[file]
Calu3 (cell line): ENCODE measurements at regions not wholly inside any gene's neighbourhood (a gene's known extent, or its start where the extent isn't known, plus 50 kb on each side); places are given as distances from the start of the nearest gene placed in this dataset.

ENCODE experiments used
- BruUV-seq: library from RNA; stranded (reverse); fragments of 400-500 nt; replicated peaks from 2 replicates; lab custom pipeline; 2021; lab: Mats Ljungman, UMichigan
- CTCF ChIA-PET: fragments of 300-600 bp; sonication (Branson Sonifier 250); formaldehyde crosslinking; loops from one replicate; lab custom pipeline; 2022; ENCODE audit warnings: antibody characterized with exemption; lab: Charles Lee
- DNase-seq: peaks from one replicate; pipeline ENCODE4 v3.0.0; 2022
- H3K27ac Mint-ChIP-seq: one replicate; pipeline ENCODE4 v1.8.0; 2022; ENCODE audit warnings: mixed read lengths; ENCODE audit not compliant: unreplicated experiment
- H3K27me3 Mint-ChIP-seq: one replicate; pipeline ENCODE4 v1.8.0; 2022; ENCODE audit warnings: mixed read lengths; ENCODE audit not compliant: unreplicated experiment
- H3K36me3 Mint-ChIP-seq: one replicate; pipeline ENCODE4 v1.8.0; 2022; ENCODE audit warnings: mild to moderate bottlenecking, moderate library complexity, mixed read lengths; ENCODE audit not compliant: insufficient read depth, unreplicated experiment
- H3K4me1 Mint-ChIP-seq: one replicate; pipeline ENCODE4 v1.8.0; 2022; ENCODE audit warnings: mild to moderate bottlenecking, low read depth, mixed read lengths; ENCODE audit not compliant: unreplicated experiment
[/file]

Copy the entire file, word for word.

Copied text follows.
Calu3 (cell line): ENCODE measurements at regions not wholly inside any gene's neighbourhood (a gene's known extent, or its start where the extent isn't known, plus 50 kb on each side); places are given as distances from the start of the nearest gene placed in this dataset.

ENCODE experiments used
- BruUV-seq: library from RNA; stranded (reverse); fragments of 400-500 nt; replicated peaks from 2 replicates; lab custom pipeline; 2021; lab: Mats Ljungman, UMichigan
- CTCF ChIA-PET: fragments of 300-600 bp; sonication (Branson Sonifier 250); formaldehyde crosslinking; loops from one replicate; lab custom pipeline; 2022; ENCODE audit warnings: antibody characterized with exemption; lab: Charles Lee
- DNase-seq: peaks from one replicate; pipeline ENCODE4 v3.0.0; 2022
- H3K27ac Mint-ChIP-seq: one replicate; pipeline ENCODE4 v1.8.0; 2022; ENCODE audit warnings: mixed read lengths; ENCODE audit not compliant: unreplicated experiment
- H3K27me3 Mint-ChIP-seq: one replicate; pipeline ENCODE4 v1.8.0; 2022; ENCODE audit warnings: mixed read lengths; ENCODE audit not compliant: unreplicated experiment
- H3K36me3 Mint-ChIP-seq: one replicate; pipeline ENCODE4 v1.8.0; 2022; ENCODE audit warnings: mild to moderate bottlenecking, moderate library complexity, mixed read lengths; ENCODE audit not compliant: insufficient read depth, unreplicated experiment
- H3K4me1 Mint-ChIP-seq: one replicate; pipeline ENCODE4 v1.8.0; 2022; ENCODE audit warnings: mild to moderate bottlenecking, low read depth, mixed read lengths; ENCODE audit not compliant: unreplicated experiment